October isn’t over yet, but my skeletal doppelgänger is putting her feet up for a spell.  That gnarly pumpkin is the perfect foot rest for her bone-weary feet.  Check out that gorgeous gardening apron, beautifully hand-made and gifted via Gjeometry’s Pay it Forward last year. Her seamstress skills are legendary along with her famous cat.

The original skeleton’s head is long gone, so I improvised with a plush pumpkin. A guest brought it to our boys Halloween party one year. Isn’t it a dream?

Ms. Doppelganger is holding a carrot that is just a few weeks shy of its one year anniversary. Somehow it escaped harvest, continued to grow, bloomed and just now went to seed. I’m amazed by nature’s gifts every day.

carrot anniversary 2014

Carrot Anniversary

If you’ve been following my blog for a while, you’ve been reading about my (mostly) green thumb.  Here is a never-before-seen picture of the green thumb at rest. Are you suitably impressed?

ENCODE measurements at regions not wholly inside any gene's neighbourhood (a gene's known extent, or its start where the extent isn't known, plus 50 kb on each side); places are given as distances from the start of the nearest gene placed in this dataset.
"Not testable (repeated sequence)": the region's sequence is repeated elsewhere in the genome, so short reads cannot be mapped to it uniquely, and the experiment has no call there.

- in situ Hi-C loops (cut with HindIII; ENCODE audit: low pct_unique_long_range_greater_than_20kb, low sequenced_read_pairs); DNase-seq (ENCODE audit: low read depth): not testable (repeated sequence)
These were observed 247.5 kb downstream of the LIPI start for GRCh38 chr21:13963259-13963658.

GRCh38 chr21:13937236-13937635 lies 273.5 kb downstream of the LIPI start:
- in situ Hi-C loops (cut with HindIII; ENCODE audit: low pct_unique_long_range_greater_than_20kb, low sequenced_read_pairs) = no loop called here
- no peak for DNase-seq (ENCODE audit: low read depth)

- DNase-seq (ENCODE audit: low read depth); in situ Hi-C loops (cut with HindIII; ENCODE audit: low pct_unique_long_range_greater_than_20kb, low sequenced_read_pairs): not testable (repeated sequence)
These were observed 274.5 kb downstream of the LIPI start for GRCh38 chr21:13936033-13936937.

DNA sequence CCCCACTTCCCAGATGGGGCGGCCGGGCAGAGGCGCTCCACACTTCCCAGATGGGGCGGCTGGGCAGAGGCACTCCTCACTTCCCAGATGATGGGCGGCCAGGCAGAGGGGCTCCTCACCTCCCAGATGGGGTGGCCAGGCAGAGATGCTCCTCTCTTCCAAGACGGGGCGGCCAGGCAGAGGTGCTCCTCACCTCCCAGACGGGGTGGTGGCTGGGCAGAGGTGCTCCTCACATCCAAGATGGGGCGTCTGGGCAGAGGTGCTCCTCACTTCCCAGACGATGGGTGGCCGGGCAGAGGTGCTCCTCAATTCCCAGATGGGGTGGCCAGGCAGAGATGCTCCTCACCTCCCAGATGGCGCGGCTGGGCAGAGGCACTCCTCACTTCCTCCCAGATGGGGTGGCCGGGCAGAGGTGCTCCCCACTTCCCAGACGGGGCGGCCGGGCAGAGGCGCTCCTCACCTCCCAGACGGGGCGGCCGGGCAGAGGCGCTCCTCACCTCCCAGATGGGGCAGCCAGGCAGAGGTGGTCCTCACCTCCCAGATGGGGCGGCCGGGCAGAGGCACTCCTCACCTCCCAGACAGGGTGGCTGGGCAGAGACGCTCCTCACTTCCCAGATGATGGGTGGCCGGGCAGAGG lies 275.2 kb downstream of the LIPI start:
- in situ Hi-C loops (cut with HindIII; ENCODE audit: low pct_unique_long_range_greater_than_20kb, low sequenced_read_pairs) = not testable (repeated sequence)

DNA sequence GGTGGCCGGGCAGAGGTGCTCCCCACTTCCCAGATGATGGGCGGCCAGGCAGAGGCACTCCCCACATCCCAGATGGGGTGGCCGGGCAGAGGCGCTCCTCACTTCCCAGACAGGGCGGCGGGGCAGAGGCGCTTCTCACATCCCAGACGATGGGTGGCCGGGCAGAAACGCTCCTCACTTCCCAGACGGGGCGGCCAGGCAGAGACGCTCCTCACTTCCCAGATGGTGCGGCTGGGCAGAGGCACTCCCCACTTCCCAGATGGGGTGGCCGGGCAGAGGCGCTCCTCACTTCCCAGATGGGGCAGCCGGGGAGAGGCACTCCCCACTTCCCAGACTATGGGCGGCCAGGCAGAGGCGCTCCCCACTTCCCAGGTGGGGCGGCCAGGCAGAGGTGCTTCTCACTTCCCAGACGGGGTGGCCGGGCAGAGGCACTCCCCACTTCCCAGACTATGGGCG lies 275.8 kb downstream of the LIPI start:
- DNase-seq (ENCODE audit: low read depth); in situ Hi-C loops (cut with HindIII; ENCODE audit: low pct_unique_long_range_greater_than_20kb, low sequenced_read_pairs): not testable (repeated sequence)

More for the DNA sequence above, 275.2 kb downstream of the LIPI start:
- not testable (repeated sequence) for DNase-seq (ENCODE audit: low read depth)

green thumb

My Green Thumb

We’ve left the rocking chair available for drop-in guests. If you’re feeling weary, please stop by, pull up a pumpkin and sit a spell. I’ll press a cup of steaming hot tea in your hand and we can shoot the breeze.

halloween on deck 2014

Please put your feet up and sit a spell

No-Candy Countdown:

Roses are red,

Violets are blue,

Candy is sweet

But my resolve is too.

October 29th, still candy-free.

Pumpkins on Parade:

I’ve never seen the iconic movie Napoleon Dynamite, but it was one of the suggestions for this month’s pumpkin dress up. I’ve done a frightful job creating this one. The darn wig refused to stay put. It was fun crafting a pair of glasses from a scrap of wire found in the garage. That said, I better stick to my day job.

Julia of Defeat Despair, thank you for the fun suggestion. I hope this makes you smile.

Napoleon Dynamite

Napoleon Dynamite

Mystery Plant Shows its True Colors

The ‘mystery plant that ate the vegetable box‘ continues to grow.  Our temperatures remain warm, night and day, so the plant is spreading happily over the edges of the box, and pumping out fruit like nobodies business. I can’t get over it.

late season pumpkin plant

It’s a Pumpkin After All